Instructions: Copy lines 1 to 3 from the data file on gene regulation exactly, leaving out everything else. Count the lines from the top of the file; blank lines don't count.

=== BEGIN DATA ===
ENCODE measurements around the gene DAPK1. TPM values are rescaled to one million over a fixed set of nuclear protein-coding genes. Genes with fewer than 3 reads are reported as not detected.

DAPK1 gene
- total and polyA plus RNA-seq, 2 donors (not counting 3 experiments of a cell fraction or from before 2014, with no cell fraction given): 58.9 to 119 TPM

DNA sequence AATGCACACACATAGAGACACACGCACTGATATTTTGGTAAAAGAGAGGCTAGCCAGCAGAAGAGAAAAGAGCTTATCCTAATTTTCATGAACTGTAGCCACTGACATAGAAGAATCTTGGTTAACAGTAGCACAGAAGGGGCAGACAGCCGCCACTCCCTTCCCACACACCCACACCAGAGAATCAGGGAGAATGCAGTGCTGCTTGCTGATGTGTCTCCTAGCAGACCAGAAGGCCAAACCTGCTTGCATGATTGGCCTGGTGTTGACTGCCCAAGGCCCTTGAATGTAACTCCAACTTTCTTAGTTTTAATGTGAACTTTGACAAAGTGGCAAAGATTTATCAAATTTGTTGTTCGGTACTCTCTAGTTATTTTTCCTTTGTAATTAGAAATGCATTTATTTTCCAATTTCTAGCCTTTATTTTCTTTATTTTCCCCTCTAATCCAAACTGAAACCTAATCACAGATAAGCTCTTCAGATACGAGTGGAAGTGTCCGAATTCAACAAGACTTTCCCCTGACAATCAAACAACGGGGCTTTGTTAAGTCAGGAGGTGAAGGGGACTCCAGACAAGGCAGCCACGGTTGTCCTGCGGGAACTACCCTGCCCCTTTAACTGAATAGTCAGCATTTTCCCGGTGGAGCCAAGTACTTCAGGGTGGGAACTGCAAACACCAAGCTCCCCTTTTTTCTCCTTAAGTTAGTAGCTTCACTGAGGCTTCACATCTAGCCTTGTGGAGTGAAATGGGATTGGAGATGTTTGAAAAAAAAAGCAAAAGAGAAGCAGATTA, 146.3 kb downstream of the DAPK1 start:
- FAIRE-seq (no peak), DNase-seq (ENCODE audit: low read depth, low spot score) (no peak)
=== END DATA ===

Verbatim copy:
ENCODE measurements around the gene DAPK1. TPM values are rescaled to one million over a fixed set of nuclear protein-coding genes. Genes with fewer than 3 reads are reported as not detected.

DAPK1 gene
- total and polyA plus RNA-seq, 2 donors (not counting 3 experiments of a cell fraction or from before 2014, with no cell fraction given): 58.9 to 119 TPM